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Author Topic: What is considered "big law"?  (Read 5804 times)

nealric

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Re: What is considered "big law"?
« Reply #10 on: April 15, 2007, 07:52:41 PM »
85-110 is generally what midlaw firms pay. Often the same hours (but not always)
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yoyodawg

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Re: What is considered "big law"?
« Reply #11 on: April 16, 2007, 11:48:51 AM »
85-110 is generally what midlaw firms pay. Often the same hours (but not always)

That's true for midlaw in NYC, Chicago or DC.

However, for Miami, Atlanta or Houston, 85-110 is what a lot of biglaw firms start out paying. (with a few exceptions - like HK or GT in Miami,  and few of Atlanta's biglaw firms - Troutman or Sutherland or K&S -  have recently raised the starting pay to 125-135)


Journeyman

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Re: What is considered "big law"?
« Reply #12 on: April 16, 2007, 12:47:10 PM »
Sorry to hijack the thread for a moment, but I just wanted to clarify something.

BIGLAW has a primarily large corporation clinentele.  What is the clientele for mid-law?

Basically, other things can you do in mid-law besides insurance defense, because that's generally the only answer given to the question.
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Journeyman, I am dumbfounded as to how you got into IU and W&L with your numbers. 155 LSAT and you applied to Vanderbilt? Honestly?

Journeyman

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Re: What is considered "big law"?
« Reply #13 on: April 16, 2007, 12:48:39 PM »
The reason I ask is, obviously many of us are going to have BIGLAW as an ambition, even some of us "future world changers".   

But only about 10-15% of all of us are going to get there.  I just want to see what the alternative is, if I don't go for government.
IU-B '10

Journeyman, I am dumbfounded as to how you got into IU and W&L with your numbers. 155 LSAT and you applied to Vanderbilt? Honestly?

Journeyman

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Re: What is considered "big law"?
« Reply #14 on: April 16, 2007, 12:53:08 PM »
But only about 10-15% of all of us are going to get there.  I just want to see what the alternative is, if I don't go for government.

That's what they say about scoring 165+ on the LSAT, and you know how that goes for LSDers.   ;)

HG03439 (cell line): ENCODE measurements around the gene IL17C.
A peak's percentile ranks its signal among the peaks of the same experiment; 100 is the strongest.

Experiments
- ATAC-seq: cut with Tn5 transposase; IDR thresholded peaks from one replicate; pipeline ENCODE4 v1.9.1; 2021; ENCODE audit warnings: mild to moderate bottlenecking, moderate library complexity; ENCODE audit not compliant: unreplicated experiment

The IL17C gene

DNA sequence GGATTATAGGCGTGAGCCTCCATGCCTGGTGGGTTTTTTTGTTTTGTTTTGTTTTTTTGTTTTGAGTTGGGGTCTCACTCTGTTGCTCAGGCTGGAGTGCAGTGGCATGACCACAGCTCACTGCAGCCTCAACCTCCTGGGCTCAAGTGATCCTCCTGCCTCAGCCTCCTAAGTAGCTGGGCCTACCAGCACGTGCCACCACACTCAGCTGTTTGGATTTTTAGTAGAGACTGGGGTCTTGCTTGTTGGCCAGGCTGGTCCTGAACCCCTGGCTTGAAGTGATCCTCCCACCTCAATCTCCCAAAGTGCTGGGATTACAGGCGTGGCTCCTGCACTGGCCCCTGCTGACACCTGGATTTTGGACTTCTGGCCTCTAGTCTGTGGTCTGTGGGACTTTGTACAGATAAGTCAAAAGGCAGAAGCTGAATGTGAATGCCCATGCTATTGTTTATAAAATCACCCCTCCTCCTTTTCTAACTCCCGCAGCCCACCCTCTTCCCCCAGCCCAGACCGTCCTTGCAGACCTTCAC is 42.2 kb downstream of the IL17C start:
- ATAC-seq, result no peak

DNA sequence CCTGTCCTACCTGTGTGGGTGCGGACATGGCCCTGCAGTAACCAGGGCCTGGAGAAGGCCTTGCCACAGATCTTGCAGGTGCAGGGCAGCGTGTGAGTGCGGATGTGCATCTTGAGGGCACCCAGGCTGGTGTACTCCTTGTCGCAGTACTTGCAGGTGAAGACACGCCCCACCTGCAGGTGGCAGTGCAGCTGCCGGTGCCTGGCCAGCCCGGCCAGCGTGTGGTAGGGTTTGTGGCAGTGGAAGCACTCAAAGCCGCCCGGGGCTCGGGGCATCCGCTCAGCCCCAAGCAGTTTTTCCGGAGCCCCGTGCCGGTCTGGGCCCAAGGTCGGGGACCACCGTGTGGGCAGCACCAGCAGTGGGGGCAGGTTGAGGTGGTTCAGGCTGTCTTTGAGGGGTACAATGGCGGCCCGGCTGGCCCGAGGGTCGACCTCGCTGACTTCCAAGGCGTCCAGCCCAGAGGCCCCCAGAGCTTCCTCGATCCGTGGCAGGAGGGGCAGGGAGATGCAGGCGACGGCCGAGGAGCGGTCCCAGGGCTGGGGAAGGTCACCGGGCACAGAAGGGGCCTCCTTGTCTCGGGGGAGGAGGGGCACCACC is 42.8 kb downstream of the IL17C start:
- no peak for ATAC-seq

With the abundant hits on threads about schools like UVA, Columbia, Michigan, and Georgetown...I really do not feel like LSD is a representative sample of the students entering law schools each year.
IU-B '10

Journeyman, I am dumbfounded as to how you got into IU and W&L with your numbers. 155 LSAT and you applied to Vanderbilt? Honestly?

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Re: What is considered "big law"?
« Reply #15 on: April 19, 2007, 01:37:51 PM »
Quote
With a BigLaw job you could pay off a $150k debt in 5 years, although that would mean living on ramen and water most of the year

Not true at all. Keep in mind that if you are in the game for 5 years, you have gotten about 50k in raises.

Even if you are assuming a static salary of only 125k/yr, you can do a LOT better than ramen and water. Just live off 75k a year for 4 years and you've done it. 75k a year is not a ramen and water salary. Heck, I currently live on substantially less than 1/2 75k. I live pretty ok on it too- I go out to eat a few times a week and have a comfortable place. The biggest firm in my city still pays 145k to start. Assuming I could get a job at that firm, I am looking at triple the salary AFTER the loan payments.

Please don't take everything literally :)

Scribner

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Re: What is considered "big law"?
« Reply #16 on: April 24, 2007, 10:35:32 PM »
How much debt would people say is payable with ease through jobs other than BIGLAW?  under 70K .. Under 80k... ??

General rule of thumb: you can afford debt equal to your starting salary.

As for Biglaw, it's generally 200+ lawyers at firms that pay market, which is the top rate commonly found at the top firms in a market. Market is 135 in Milwaukee, 145 in Chicago/DC/Atlanta, and 160 in NYC.

So, if you are racking up 6 figure debt, you better be going to a school that's going to get you a job that can pay the debt. If you're not at a top school (T10/14), you're chances of BIGLAW are slim. It's not impossible, it's just not likely.

DDBY

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Re: What is considered "big law"?
« Reply #17 on: May 13, 2007, 10:27:58 AM »
You can get into a Biglaw without going to a T1.  It's amatter of how well you do with grades, and your networking abilities.  Some of the Profs in the T4 have Biglaw connections.  Some of the Biglaw Firms go to regional schools to specifically meet with the top 10 of the class.  The main point is to get the JD.  Everything else will work out if you do your work right.

Have faith in yourself.  If you don't no one else will.

Imelda Marcos

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Re: What is considered "big law"?
« Reply #18 on: May 14, 2007, 04:16:14 PM »
You can get into a Biglaw without going to a T1.  It's amatter of how well you do with grades, and your networking abilities.  Some of the Profs in the T4 have Biglaw connections.  Some of the Biglaw Firms go to regional schools to specifically meet with the top 10 of the class.  The main point is to get the JD.  Everything else will work out if you do your work right.

Have faith in yourself.  If you don't no one else will.

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